LOUISVILLE, Ky. (AP) — Secret documents suggest an Iraqi man facing charges of trying to funnel weapons and cash to al-Qaida operatives in his home country was "an agent of a foreign power," and his lawyers may not see or suppress those documents, a judge ruled Wednesday.
U.S. District Judge Thomas B. Russell set a July 30 trial date during a conference call with prosecutors and an attorney for 24-year-old Mohanad Shareef Hammadi, who faces charges of attempting to provide material support to terrorists and terrorist organizations and conspiracy to transfer surface-to-air missile launcher systems.
Russell ruled that prosecutors acted properly in gathering physical evidence and conducting electronic surveillance of Hammadi under the Foreign Intelligence Surveillance Act. Russell also ruled that Hammadi's attorneys may not have access to the warrants or supporting materials.
After reviewing documents submitted by prosecutors, Russell concluded that there's probable cause to believe Hammadi was "an agent of a foreign power."
"Thus, Hammadi's arguments based on the Government's failure to demonstrate probable cause are without merit," Russell wrote in a 19-page ruling.
Hammadi's co-defendant, 30-year-old Waad Ramadan Alwan, pleaded guilty in December to the same charges that Hammadi faces, as well as conspiracy to kill U.S. nationals abroad, conspiracy to use a weapon of mass destruction against U.S. nationals abroad, and distributing information on how to make and use improvised explosive devices. His sentencing is set for April 3.
Russell ruled in September that Alwan and Hammadi could be tried in civilian court, a matter that has escalated into a hot political issue.
Senate Minority Leader Mitch McConnell pushed to have Alwan and Hammadi tried at the military-run prison at Guantanamo Bay. U.S. Attorney General Eric Holder has said terrorism-related trials can be successfully handled by civilian courts.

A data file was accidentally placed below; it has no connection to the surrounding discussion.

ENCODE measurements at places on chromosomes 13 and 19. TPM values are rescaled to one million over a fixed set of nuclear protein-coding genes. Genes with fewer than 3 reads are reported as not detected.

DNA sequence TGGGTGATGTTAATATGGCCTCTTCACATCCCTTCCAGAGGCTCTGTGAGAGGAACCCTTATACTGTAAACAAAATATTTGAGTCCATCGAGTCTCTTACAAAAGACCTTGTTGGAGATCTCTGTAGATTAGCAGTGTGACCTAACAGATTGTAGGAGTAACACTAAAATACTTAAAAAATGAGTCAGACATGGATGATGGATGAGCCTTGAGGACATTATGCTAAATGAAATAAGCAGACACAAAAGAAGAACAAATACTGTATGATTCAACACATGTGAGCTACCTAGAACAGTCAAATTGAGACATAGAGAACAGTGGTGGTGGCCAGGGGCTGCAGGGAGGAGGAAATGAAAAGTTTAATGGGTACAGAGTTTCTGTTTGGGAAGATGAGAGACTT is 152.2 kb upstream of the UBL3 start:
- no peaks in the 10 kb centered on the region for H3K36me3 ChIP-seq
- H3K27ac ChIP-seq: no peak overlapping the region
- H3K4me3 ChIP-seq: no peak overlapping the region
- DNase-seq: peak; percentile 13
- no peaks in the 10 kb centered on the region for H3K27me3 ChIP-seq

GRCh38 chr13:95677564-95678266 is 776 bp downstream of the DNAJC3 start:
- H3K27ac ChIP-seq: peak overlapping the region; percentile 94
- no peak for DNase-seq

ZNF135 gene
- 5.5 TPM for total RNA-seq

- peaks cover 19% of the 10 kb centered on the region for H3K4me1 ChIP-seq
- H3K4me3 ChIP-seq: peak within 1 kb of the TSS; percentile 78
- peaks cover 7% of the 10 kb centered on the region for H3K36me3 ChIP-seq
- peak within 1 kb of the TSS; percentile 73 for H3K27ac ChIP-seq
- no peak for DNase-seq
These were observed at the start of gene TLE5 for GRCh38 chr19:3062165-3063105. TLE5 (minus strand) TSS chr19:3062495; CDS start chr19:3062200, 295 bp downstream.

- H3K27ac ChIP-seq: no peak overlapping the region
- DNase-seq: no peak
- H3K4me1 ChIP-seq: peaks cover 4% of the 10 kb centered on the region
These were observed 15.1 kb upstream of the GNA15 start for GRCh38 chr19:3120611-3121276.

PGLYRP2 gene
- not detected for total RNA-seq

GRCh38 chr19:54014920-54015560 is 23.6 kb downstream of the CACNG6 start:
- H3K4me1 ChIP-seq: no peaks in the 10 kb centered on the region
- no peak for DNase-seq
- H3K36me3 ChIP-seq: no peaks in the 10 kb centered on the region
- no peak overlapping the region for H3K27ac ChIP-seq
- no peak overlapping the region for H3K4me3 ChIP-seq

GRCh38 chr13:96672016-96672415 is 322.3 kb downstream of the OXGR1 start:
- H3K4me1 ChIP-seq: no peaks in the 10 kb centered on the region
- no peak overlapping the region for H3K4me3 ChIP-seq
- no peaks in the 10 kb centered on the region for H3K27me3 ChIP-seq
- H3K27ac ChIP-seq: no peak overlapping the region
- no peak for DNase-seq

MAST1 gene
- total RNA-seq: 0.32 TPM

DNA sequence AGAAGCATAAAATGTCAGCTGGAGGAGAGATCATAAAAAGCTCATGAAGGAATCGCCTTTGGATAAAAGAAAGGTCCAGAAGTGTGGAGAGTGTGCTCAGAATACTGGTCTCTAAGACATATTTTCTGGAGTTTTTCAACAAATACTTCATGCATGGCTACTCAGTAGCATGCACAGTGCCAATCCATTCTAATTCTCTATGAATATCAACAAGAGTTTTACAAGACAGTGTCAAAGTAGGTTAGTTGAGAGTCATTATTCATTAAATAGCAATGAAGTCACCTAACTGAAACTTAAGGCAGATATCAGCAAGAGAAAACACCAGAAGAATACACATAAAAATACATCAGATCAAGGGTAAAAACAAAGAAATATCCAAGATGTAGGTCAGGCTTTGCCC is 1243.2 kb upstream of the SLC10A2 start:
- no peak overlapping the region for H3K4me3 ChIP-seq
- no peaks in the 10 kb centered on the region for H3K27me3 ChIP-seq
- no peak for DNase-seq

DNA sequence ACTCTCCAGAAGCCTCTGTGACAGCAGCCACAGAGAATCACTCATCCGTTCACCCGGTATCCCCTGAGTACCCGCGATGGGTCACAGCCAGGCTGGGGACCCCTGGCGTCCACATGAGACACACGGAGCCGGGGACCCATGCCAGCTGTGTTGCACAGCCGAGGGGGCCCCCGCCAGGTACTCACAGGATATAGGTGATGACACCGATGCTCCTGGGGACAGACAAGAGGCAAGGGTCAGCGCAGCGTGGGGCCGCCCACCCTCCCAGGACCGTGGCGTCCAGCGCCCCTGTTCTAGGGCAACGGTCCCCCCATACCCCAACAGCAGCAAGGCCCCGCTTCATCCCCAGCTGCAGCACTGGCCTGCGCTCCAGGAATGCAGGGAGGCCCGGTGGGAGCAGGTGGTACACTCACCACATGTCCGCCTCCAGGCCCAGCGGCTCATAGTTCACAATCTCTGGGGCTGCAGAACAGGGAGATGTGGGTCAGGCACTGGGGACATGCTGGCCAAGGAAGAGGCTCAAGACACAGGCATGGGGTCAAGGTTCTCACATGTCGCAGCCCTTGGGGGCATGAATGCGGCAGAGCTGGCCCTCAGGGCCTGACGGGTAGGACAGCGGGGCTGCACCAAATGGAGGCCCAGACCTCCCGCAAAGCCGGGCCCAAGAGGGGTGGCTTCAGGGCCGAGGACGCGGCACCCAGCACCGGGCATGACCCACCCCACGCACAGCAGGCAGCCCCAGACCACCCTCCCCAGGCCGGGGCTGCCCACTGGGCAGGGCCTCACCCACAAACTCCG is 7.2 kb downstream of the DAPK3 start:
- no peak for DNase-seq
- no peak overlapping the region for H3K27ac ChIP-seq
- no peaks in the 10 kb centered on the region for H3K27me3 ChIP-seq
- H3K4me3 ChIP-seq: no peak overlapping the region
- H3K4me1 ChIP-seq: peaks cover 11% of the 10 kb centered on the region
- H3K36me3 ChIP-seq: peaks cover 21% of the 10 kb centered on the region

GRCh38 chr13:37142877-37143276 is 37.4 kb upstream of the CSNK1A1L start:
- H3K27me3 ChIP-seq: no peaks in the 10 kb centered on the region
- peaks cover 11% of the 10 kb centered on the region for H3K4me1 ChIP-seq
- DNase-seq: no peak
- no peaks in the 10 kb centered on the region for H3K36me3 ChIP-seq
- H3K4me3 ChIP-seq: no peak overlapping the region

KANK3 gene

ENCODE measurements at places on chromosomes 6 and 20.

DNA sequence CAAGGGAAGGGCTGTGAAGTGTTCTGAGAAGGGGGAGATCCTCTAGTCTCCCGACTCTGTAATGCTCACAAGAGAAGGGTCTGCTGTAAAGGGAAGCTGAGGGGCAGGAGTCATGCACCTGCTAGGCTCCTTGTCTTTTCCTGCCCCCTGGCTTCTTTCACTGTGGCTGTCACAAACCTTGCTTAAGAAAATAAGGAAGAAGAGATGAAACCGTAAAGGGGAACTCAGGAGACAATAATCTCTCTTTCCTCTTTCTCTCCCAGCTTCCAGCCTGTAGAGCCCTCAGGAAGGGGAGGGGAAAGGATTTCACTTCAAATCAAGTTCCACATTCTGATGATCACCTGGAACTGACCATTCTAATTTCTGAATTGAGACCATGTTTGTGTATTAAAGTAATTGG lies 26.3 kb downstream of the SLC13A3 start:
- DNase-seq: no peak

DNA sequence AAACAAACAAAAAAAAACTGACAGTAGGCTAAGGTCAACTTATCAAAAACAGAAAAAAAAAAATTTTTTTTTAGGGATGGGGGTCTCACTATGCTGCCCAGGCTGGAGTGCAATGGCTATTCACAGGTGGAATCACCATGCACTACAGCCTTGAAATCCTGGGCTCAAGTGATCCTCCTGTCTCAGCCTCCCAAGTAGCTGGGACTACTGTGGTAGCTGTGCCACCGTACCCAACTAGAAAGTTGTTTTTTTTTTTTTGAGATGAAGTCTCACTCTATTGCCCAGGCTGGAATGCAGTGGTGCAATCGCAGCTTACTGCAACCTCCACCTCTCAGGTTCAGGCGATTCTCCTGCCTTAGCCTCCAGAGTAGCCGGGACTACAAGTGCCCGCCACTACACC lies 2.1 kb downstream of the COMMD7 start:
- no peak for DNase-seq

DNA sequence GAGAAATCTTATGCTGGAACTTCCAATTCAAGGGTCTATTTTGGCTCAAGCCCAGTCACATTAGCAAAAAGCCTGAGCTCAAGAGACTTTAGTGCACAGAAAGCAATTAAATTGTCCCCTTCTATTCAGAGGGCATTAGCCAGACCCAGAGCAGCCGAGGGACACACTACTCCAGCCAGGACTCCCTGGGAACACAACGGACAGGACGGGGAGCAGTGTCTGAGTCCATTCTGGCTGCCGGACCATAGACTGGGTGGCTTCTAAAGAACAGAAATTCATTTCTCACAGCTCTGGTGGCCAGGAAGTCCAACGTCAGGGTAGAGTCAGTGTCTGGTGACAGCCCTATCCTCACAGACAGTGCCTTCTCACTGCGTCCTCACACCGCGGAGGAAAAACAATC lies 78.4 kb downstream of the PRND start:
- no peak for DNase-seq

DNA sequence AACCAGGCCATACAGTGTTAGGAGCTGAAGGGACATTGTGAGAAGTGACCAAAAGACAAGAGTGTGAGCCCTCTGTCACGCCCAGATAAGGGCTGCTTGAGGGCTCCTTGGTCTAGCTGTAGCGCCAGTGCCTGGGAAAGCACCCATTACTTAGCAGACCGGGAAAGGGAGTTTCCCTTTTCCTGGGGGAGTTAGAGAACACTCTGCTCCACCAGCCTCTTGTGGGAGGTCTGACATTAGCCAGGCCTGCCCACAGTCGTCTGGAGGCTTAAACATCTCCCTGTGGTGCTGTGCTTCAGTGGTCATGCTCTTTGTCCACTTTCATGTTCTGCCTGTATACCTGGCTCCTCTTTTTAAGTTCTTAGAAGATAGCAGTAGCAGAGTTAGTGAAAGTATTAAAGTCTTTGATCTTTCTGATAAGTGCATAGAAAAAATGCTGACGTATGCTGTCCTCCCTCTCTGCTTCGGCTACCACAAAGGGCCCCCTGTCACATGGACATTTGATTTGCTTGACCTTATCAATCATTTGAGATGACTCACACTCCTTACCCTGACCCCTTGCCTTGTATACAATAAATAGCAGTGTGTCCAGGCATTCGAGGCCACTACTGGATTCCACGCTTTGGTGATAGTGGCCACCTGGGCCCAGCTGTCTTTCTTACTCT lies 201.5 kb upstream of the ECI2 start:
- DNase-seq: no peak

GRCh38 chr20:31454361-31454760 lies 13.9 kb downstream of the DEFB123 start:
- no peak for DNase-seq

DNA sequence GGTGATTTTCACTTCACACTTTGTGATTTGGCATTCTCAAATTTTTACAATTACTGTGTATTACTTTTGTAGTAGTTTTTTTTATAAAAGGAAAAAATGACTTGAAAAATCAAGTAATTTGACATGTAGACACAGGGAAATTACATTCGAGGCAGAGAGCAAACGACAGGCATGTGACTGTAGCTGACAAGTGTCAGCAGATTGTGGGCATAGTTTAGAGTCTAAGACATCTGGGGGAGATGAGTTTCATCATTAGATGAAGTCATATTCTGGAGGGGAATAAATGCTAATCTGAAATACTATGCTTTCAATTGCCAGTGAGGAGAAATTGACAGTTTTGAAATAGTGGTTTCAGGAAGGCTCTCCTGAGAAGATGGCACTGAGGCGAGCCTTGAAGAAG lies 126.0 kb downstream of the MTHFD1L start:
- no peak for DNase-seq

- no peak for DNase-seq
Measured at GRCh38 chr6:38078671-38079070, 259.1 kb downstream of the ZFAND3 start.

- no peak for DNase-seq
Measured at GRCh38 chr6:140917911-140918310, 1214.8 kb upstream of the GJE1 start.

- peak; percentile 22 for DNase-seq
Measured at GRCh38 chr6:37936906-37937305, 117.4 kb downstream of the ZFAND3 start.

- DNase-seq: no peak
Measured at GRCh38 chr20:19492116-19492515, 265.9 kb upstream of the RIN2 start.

Hammadi's attorney, James Earhart of Louisville, sought to get access to and exclude the evidence obtained under the Foreign Intelligence Surveillance Act. Russell found that the warrants were properly issued.
"The FISA materials pertaining to Hammadi will not be disclosed or suppressed," Russell wrote.
Russell's ruling on evidence does not disclose what investigators found out about Alwan and Hammadi, nor does it say how the information was gathered. The warrants issued by the Foreign Intelligence Surveillance Court during the investigation remain under seal.
Keeping such evidence hidden from public view — and even from the defendants — is routine, said Frank Cilluffo, director of the Homeland Security Policy Institute at George Washington University and a former special assistant for homeland security for President George W. Bush.
"It's a means to protect classified information," Cilluffo told The Associated Press.
Charles Rose, a Stetson University School of Law professor and former U.S. Army intelligence officer, said evidence obtained under FISA doesn't often crop up in civilian cases.
"That's a big change," Rose said. "It really hasn't been challenged."
Alwan and Hammadi entered the United States through a refugee program in 2009. Investigators matched a thumbprint from an unexploded improvised explosive device in Iraq to Alwan as part of the probe.
Both have remained in federal custody since their arrests.
Associated Press reporter Brett Barrouquere is on Twitter: